Written by: George Prior
Traditionalist investors who dismiss NFTs – the new digital asset class taking the art, fashion, music and sports world by storm – are “fooling themselves if they believe they are a passing fad.”
This is the bold – and some might say controversial – observation from Nigel Green, the CEO and founder of deVere Group, one of the world’s largest independent financial advisory and fintech organisations.
NFTs are one-off digital assets that are verified through blockchain technology, giving buyers certificates of authenticity and ownership. They produce unique, non-interchangeable digital tokens, and can be bought and sold like any other assets but they do not have a physical form.
Mr Green’s comments come as a growing number of globally established brands are becoming increasingly involved in the NFT market including the National Basketball Association (NBA) and Sotheby’s.
The latter, the traditional auction house, held a three-day auction of NFTs by an anonymous artist two weeks ago. Meanwhile, Christie’s last month sold “Everydays – The First 5000 Days,” a digital artwork in JPEG form by an artist known as Beeple, for $69.3 million – which is the third most expensive artwork ever sold by a living artist.
The deVere CEO says: “The virtual hype about NFTs is very real and traditionalist investors who dismiss them as a passing fad are fooling themselves.
“They may be a novelty at the moment, but it makes sense that with the blistering pace of the digitalisation of our world, digital assets will become increasingly valuable.
“Demographics are on the side of NFTs too. Millennials, and Gen Z especially, have digital lives and it’s natural to want to take digital representations of luxury brands, music and art into these worlds - and now they can.”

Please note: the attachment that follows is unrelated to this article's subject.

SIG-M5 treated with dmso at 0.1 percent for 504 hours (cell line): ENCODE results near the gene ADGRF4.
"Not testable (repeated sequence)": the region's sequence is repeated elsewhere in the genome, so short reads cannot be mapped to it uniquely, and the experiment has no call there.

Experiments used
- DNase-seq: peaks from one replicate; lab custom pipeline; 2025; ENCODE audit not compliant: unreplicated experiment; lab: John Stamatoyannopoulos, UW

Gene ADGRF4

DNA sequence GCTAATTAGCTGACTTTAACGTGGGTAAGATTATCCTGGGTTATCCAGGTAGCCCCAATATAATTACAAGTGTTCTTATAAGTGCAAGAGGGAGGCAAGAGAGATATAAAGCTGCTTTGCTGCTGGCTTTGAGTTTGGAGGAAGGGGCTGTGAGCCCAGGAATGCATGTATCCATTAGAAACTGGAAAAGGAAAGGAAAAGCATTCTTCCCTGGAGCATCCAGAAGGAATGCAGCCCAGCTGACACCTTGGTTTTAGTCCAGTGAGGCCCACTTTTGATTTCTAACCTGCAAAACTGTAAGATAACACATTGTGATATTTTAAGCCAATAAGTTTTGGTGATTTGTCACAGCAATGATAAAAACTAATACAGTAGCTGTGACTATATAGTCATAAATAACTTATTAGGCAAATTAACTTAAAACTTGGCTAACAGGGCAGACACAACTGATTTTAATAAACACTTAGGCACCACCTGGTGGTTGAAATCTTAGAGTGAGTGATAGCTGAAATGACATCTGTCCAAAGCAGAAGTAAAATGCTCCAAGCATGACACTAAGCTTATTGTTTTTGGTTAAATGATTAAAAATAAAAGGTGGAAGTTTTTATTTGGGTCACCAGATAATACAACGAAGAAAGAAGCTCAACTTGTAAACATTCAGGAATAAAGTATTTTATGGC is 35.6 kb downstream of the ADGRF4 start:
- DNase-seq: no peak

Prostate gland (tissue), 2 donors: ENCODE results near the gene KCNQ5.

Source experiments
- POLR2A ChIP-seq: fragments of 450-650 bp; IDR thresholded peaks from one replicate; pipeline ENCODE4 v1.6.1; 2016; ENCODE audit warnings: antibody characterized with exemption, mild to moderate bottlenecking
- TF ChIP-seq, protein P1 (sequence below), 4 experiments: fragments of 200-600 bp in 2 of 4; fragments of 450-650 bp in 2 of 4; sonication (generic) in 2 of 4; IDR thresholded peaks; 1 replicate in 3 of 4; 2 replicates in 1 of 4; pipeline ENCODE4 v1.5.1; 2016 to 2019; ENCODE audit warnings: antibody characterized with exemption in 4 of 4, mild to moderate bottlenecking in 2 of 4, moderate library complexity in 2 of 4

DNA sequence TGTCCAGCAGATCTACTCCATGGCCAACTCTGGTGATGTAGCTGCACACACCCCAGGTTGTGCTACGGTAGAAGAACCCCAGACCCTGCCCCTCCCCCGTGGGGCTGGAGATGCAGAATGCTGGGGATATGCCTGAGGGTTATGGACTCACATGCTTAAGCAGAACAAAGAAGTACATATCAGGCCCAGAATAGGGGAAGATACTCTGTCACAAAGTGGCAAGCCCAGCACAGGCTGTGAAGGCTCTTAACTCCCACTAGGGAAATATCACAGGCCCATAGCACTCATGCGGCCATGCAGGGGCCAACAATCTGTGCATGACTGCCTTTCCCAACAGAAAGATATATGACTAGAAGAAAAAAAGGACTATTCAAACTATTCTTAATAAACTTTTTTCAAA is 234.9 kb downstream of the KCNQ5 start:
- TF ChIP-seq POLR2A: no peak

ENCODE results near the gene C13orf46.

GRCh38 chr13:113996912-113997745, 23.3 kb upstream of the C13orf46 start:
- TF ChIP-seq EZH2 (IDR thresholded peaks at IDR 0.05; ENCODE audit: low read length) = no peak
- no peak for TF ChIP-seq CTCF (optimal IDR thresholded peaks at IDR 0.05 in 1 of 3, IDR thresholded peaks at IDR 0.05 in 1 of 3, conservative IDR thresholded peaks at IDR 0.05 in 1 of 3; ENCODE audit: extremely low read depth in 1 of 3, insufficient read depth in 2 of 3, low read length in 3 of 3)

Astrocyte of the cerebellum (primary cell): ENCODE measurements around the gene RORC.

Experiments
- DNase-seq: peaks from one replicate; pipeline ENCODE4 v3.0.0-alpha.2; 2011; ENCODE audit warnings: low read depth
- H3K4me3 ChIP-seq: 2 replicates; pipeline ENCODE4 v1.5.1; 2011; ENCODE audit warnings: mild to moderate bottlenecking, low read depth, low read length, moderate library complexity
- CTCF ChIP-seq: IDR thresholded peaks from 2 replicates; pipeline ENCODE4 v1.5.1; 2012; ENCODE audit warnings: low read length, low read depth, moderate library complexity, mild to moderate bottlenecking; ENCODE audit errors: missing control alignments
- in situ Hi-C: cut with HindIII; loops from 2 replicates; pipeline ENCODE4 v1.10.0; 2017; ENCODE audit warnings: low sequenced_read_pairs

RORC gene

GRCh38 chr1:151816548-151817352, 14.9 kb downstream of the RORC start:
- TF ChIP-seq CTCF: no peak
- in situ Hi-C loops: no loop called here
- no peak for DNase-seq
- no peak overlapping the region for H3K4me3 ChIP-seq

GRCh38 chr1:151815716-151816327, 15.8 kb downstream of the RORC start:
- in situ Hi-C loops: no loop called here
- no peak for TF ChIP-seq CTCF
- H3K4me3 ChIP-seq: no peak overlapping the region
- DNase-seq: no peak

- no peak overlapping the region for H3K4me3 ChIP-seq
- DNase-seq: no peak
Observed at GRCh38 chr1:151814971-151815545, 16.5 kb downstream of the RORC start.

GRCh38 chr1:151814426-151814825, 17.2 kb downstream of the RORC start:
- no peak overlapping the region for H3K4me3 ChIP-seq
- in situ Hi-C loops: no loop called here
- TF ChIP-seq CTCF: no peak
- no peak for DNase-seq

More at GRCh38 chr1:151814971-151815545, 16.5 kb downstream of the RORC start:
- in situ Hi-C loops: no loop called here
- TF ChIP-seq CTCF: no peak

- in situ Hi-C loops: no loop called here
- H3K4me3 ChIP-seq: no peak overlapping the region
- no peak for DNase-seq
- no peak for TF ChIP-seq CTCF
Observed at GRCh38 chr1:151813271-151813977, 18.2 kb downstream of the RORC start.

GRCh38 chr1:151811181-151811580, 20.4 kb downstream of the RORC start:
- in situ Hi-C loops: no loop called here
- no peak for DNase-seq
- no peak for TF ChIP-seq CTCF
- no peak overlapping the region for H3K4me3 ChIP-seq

Mr Green also points to the Great Wealth Transfer. “According to some estimates, $68 trillion in wealth is to be passed down from the baby boomers – the wealthiest generation ever - to their children and other heirs over the next couple of decades,” he notes.
Another key reason why NFTs are here to stay is that they are “positively changing business models,” especially in the creative industries.
“Artists and musicians for example can provide enhanced virtual experiences for collectors and buyers, they can prove if their works are counterfeited, and they can include criteria to get royalties every time their works are re-sold in the future.”
The messaging also comes with a warning.
Mr Green says: “NFTs are the hottest new digital asset – but investors need to exercise extreme caution. This market is very young.
“That said, those who dismiss NFTs outright would probably have been the people who previously dismissed online retailers such as Amazon and digital currencies such as Bitcoin.”